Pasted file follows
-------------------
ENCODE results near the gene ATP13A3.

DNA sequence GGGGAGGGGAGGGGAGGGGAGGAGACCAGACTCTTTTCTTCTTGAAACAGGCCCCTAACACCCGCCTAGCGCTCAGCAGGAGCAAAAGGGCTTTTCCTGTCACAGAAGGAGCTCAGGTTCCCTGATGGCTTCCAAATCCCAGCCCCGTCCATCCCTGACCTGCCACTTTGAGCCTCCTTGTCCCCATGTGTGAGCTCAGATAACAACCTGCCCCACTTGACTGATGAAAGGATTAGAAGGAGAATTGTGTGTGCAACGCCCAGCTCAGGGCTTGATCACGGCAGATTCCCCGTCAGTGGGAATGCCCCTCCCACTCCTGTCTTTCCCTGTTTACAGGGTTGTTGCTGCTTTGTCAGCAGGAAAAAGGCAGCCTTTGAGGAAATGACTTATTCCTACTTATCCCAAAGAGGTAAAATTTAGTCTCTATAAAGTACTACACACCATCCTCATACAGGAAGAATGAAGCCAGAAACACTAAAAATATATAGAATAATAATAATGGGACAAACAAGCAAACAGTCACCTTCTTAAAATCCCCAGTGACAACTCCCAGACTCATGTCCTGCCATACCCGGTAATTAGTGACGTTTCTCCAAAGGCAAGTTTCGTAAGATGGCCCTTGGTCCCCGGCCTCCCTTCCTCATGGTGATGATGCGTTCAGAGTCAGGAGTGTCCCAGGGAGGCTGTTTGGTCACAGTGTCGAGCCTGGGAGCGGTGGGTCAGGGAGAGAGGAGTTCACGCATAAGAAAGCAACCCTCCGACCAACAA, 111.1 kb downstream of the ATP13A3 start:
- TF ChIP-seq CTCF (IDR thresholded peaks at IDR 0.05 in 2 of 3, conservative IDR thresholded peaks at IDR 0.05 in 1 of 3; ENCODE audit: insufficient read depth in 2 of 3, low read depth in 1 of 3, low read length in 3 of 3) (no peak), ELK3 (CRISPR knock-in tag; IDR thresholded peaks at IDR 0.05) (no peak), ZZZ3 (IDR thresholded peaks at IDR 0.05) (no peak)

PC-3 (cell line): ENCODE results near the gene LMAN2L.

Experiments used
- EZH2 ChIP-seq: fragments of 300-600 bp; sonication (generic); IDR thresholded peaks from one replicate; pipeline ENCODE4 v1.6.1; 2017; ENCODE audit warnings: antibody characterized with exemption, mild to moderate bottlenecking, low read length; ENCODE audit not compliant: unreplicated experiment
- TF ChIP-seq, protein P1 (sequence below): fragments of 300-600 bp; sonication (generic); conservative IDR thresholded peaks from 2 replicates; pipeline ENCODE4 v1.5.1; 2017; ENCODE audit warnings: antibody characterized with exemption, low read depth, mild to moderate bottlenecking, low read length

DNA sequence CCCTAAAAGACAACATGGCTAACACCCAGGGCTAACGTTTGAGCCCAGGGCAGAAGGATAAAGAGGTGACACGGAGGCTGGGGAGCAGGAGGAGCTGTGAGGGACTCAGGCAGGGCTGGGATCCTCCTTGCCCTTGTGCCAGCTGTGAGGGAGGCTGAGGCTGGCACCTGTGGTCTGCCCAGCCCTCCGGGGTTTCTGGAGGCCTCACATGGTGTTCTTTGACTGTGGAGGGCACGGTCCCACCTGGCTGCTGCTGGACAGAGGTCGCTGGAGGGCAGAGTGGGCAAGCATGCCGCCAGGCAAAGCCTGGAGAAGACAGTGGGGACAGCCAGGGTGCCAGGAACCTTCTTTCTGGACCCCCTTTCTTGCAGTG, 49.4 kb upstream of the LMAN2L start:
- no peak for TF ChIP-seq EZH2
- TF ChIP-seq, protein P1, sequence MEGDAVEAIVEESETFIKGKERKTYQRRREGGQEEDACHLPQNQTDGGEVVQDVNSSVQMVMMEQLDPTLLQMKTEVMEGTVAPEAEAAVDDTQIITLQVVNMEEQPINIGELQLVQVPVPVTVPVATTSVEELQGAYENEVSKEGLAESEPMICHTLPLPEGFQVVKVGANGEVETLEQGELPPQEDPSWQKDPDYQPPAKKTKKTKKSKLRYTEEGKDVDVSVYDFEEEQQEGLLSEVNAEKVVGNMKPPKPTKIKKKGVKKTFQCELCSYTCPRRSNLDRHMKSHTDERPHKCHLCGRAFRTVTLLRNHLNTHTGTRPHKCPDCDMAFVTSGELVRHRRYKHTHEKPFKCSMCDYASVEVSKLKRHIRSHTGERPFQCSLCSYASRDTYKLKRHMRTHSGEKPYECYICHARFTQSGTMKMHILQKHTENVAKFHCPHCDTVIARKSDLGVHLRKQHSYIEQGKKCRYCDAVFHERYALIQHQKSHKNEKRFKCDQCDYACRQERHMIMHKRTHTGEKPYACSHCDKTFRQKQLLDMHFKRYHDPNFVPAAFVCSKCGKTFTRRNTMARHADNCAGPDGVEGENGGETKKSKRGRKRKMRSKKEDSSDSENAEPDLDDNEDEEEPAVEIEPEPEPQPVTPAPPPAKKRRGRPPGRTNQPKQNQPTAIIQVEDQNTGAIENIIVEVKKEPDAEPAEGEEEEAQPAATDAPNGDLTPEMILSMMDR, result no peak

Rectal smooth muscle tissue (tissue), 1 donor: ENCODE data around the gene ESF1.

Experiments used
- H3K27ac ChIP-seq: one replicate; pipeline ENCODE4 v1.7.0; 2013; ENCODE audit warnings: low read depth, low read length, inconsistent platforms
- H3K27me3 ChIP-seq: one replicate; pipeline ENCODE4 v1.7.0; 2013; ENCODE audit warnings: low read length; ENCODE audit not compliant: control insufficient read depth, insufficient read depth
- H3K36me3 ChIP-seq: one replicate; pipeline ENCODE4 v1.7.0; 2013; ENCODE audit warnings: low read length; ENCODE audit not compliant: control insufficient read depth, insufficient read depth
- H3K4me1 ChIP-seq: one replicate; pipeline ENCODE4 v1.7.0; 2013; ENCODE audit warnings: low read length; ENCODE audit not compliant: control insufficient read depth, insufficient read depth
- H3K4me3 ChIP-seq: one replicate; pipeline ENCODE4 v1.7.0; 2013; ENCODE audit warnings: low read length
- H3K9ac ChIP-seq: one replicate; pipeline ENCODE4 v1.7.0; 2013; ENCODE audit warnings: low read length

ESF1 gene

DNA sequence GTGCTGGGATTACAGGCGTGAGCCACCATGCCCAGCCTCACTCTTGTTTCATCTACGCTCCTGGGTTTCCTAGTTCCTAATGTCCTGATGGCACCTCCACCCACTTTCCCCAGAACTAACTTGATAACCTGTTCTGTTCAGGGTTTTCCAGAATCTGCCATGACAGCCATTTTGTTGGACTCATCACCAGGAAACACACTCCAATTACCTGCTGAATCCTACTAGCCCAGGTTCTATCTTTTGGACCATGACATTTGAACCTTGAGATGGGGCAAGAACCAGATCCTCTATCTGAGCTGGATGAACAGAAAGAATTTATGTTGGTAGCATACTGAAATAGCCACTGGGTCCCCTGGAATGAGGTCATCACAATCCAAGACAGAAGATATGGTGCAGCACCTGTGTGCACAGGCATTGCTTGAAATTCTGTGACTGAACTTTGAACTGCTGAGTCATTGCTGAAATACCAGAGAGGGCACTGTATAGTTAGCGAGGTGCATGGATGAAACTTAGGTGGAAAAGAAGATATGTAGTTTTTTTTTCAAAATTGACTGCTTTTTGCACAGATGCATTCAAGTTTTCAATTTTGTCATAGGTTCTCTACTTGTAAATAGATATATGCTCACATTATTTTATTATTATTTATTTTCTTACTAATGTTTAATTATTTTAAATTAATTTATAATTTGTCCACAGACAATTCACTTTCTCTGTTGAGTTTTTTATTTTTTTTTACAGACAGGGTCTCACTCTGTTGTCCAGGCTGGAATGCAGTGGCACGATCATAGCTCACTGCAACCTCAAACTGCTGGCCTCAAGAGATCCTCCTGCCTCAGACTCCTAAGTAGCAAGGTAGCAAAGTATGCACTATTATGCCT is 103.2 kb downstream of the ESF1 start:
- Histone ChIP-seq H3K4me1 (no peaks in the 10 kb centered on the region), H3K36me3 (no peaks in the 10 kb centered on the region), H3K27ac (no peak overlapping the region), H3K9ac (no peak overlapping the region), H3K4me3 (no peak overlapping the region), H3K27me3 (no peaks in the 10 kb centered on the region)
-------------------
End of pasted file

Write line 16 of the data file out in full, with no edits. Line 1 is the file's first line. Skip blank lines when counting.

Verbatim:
- H3K4me1 ChIP-seq: one replicate; pipeline ENCODE4 v1.7.0; 2013; ENCODE audit warnings: low read length; ENCODE audit not compliant: control insufficient read depth, insufficient read depth